So, here we have the bizarre situation where some of the great grandchildren of Patrick Hynes are Irish and others are not. The only factor determining their Irishness is not their legitimate and obvious ethnic bloodlines but the date their parents applied for citizenship. Therefore, Irishness has become time-specific.
The Hynes children applied in 2002 to the Justice Minister to have their case examined as an exception. The department rejected the three Hynes-O’Conner children as they had “no exceptional association with Ireland or its people”.
Wait a second, if your great grandparents are Irish, your grandparents have Irish passports, all your aunties are Irish and so are over 20 of your cousins, how can you have no “exceptional association with Ireland”? This is clearly nonsense.
The time has come to include the Irish diaspora in the story of the Irish Republic in a meaningful way. It is up to us to make concrete their feeling of Irishness, which has been so crucial to us for centuries.
Now that we are rich, we should give something back to the descendants of those who, in bad times, kept this country afloat with monthly remittances.
The crux of the argument is not simply an emotional one: it is an economic one. The key to success in the future will be access to markets, contacts, networks and knowledge.
A good way to look at the new global economy is the phenomenon of ‘Wikipedia’ — the online encyclopaedia.
This is how the knowledge economy of the future might work. It will be a sharing, open, democratic framework where groups of individuals, driven by a common goal or interest, come together online to create a new economic system.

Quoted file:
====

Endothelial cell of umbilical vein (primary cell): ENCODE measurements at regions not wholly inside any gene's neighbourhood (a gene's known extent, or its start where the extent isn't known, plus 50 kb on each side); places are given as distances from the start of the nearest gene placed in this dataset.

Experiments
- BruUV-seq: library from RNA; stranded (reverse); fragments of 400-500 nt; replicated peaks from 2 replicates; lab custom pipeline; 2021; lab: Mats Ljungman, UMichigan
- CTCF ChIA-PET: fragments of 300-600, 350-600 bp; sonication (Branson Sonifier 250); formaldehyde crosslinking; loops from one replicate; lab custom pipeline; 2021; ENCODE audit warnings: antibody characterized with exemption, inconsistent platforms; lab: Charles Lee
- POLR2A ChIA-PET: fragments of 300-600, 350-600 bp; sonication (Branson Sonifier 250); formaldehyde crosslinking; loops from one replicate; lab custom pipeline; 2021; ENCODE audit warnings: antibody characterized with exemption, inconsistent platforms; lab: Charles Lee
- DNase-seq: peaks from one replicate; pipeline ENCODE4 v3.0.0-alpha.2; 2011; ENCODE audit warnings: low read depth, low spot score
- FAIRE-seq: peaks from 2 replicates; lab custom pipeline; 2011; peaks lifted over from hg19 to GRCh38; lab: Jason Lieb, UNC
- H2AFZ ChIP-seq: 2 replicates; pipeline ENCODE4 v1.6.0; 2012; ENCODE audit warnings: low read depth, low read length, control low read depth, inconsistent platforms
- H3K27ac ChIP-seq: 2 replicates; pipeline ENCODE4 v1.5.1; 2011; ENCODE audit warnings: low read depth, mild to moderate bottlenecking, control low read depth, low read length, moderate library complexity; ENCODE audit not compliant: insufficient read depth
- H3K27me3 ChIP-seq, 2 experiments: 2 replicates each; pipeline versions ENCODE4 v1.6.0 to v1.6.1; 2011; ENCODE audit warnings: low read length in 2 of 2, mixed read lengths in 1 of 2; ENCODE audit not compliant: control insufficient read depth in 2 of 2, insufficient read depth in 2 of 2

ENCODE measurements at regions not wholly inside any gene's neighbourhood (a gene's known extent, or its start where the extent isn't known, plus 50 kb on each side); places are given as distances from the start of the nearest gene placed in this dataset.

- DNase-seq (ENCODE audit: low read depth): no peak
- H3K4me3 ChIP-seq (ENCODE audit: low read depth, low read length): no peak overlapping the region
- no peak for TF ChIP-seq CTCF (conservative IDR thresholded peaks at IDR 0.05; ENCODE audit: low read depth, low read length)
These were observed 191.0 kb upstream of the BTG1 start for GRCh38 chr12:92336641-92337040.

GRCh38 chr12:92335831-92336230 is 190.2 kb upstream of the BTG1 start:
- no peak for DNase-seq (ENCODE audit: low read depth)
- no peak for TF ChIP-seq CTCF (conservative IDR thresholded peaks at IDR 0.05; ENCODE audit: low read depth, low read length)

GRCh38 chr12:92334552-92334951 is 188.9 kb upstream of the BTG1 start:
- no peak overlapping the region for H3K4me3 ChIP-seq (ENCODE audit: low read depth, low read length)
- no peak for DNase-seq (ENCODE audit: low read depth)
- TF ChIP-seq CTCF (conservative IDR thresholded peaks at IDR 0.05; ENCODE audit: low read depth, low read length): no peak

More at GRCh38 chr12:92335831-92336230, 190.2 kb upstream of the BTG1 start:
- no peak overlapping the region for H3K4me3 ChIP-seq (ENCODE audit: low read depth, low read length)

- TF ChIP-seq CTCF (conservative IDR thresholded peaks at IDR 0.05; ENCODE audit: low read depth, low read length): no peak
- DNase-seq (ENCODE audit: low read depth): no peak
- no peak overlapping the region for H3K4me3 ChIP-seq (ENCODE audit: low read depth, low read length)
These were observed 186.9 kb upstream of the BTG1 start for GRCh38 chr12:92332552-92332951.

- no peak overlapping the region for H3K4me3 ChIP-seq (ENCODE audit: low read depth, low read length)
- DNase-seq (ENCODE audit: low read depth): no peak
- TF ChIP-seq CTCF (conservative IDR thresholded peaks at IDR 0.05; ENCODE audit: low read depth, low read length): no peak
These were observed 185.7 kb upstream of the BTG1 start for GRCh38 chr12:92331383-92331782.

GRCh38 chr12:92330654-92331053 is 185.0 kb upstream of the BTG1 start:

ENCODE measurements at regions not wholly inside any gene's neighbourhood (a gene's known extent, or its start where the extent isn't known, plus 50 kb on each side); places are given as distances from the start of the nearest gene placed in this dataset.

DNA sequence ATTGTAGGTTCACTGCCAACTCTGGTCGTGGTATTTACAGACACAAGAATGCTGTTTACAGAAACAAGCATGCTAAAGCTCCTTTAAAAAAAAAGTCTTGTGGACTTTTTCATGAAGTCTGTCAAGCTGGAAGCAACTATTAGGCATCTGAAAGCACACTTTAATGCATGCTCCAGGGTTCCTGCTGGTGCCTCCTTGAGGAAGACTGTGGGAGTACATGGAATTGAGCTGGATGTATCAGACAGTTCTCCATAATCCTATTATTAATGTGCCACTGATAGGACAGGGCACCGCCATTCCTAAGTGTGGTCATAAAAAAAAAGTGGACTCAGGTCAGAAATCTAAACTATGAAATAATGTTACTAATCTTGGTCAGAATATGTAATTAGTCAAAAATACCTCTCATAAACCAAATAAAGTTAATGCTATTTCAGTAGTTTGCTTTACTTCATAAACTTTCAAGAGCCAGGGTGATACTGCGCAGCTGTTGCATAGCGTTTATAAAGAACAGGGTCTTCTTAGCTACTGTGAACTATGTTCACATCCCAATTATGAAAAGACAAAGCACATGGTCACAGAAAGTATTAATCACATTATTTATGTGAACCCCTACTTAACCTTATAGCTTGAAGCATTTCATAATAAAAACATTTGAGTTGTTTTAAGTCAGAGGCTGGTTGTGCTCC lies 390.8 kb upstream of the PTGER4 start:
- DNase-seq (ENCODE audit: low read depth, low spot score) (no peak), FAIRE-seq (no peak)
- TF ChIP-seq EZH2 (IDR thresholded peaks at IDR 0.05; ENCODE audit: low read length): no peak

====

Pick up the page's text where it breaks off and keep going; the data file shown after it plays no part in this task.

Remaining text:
The country that can organise these global networks most effectively will have a huge advantage.
Consider the children of Patsy Hynes-O’Conner who live in Mendoza in Argentina and are involved in the wine business. One of the children, Pablo Hynes exports wine to Ireland.
The Mendoza region is the richest agricultural part of this huge, important country.
Now imagine Irish companies trying to sell agricultural machinery into this booming, recovering economy. Remember, Argentina is one of the biggest agricultural producers in the world and the price of food, unlike the price of computers, is rising.
Starting from scratch, with no contacts, the Irish company would apply to Enterprise Ireland for a grant. It would spend a fortune on marketing, need to hire local staff, train its own managers in Spanish, investigate the tax regime, understand the transport links, as well as warehousing and storage possibilities and then start the hard sell.
And this is before it understands the commercial culture of the country.
Such an approach is the total opposite of the Wikipedia economy. It is old-fashioned, hit and miss, and expensive.
The diaspora is our greatest global commercial resource and the Irish passport is the cheapest way of accessing it.
In a Wikipedia world where nothing is straightforward, the sunburned Gaelic gaucho might just be Ireland’s economic ambassador of the future.
Embracing the diaspora is an inventive economic solution staring us straight in the face, if only we’d open our eyes.